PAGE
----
I wrote this Throw-Back Thursday post for my original YYR blog, on November 26, 2011. Three years later, I still have the same questions!
Today I was thinking about documentation panels. In Reggio-inspired schools, teachers and children, make learning visible, by posting large panels, filled with photos, text, and artifacts, showing learning. This is a way for children to revisit their own learning, and see what friends are up to. It allows family members and others in the community to easily see what’s going on in the classroom. And it allows teachers another view, of a specific child or the group as a whole.
In our home, I haven’t created documentation panels, but I’d like to. Both kids love to look at photographs, but we usually look at them on a computer. I’m playing with pulling specific photos into albums within iPhoto – you can view them on one page, or convert them into a slideshow very easily, but I still think it lacks the richness of an actual documentation panel. Maybe this is akin to me reading books from time to time on-line, but ultimately loving the feel of turning the pages of a real,honest to goodness book – I feel like a documentation panel should be something the learner can experience more directly, with all of the senses.
I was also thinking about the feasibility of creating documentation panels within pinterest. Since you can pin any photo, you could take photos of any artifacts and texts that you’d want to add to the panel, then pin those, along with actual photos. I was going to do exactly that, tonight, but I’m having trouble with the tech side of things. Which is a reminder of why it’s important to have multiple ways to document, including some that don’t involve internet connectivity, electricity, etc.! Now I have a project for tomorrow – create a pinterest documentation panel. And then figure out how difficult it would be to print the pinterest board, as large-scale as possible…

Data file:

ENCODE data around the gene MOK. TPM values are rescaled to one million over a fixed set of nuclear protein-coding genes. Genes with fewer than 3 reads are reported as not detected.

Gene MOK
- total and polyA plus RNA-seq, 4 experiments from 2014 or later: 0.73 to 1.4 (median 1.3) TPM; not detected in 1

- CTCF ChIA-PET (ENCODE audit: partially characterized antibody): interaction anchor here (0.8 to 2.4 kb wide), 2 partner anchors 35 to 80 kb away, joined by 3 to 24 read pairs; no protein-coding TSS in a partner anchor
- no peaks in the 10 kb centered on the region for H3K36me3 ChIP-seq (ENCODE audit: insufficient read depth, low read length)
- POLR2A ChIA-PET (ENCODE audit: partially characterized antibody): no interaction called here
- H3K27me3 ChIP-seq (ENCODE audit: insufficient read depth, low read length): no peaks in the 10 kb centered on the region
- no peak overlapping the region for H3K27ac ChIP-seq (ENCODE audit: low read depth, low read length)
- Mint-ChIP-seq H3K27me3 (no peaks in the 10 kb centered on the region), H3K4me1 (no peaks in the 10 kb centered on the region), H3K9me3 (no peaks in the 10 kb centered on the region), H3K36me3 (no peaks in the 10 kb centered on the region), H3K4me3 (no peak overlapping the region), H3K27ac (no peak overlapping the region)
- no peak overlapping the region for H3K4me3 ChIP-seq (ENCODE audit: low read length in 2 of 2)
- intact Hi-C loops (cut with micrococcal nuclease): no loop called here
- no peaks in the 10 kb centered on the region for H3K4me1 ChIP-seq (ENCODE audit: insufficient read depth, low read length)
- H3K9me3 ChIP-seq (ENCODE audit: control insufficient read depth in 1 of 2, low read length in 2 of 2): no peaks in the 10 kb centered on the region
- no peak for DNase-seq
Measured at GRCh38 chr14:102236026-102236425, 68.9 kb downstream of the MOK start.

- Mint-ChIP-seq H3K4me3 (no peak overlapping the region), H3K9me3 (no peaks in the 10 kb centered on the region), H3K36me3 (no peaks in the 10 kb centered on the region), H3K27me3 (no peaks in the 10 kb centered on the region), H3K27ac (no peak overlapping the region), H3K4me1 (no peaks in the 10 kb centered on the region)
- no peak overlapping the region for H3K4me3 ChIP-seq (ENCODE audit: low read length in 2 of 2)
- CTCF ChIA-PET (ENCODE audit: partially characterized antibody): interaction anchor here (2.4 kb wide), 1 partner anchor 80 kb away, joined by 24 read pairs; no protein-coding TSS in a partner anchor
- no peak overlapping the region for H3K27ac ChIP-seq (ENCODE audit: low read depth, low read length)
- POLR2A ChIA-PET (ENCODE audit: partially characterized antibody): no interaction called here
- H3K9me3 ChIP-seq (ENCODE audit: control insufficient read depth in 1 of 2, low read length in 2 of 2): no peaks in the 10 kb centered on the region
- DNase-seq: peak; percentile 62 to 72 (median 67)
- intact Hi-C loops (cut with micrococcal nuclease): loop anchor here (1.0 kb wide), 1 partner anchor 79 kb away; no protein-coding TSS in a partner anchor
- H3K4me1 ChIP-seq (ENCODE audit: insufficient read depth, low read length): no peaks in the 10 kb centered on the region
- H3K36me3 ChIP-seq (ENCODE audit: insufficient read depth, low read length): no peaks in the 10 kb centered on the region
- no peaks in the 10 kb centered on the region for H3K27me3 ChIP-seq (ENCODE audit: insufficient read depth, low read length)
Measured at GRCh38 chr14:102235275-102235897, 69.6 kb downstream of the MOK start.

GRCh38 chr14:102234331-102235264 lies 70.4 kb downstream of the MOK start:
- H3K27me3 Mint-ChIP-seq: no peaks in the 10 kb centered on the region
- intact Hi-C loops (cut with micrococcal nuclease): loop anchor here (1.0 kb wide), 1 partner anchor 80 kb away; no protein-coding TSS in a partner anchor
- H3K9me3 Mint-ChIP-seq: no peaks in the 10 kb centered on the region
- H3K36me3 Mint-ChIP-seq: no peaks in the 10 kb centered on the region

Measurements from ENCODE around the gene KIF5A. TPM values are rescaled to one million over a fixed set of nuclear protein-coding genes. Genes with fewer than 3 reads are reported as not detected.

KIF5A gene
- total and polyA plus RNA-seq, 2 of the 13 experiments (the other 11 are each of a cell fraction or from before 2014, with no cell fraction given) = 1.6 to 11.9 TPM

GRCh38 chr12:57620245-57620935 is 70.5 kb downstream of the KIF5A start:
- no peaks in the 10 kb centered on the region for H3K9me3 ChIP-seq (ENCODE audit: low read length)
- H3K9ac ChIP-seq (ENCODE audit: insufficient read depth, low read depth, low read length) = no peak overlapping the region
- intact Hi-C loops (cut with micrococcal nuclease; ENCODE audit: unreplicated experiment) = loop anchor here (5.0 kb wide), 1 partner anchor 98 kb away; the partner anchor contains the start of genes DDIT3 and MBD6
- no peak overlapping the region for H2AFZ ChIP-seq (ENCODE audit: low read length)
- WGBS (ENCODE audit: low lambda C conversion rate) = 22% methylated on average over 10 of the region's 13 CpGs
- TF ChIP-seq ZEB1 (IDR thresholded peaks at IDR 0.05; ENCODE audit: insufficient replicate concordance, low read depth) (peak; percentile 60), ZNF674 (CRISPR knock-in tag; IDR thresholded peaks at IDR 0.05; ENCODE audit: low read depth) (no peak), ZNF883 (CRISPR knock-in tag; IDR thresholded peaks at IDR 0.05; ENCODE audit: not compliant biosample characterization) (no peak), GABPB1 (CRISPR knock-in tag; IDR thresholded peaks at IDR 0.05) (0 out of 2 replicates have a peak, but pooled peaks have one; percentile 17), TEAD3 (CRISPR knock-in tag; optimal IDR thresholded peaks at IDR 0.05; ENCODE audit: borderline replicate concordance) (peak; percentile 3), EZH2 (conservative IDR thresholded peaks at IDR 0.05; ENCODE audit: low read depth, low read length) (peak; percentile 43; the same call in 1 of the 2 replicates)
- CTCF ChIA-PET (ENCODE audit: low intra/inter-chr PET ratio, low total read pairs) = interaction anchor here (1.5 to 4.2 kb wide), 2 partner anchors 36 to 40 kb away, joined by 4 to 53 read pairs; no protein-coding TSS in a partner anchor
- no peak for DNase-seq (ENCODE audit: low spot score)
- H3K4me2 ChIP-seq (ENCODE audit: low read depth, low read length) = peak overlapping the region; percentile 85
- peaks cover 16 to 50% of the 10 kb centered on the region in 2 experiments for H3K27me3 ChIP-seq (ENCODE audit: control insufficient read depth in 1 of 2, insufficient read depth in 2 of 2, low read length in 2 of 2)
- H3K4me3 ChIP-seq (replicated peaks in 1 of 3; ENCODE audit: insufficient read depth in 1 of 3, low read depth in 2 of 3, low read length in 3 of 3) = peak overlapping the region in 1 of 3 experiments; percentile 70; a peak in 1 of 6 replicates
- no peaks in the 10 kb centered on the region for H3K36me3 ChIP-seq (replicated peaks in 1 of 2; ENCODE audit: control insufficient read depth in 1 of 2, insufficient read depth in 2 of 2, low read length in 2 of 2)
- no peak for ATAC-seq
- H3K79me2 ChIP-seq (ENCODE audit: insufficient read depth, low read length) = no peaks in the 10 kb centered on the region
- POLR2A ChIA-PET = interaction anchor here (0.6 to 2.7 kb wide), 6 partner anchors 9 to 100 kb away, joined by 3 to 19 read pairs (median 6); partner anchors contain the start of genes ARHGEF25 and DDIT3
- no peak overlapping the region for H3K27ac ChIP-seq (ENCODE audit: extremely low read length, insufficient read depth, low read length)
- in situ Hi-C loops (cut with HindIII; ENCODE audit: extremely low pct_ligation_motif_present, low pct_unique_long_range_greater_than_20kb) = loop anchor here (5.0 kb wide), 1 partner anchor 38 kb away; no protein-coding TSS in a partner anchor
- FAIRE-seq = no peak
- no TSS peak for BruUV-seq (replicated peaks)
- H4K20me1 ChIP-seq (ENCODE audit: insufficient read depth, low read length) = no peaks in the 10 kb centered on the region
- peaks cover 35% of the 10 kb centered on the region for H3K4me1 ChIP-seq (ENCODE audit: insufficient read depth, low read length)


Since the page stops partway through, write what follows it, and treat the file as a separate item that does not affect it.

The problem with writing late at night, is that it’s very difficult to sleep, once all of these ideas start running around my head!
I would love to hear about your documentation panels – what materials do you use? How are your children involved in the creation of documentation panels? Where do you display the panels? What works for you and what is difficult?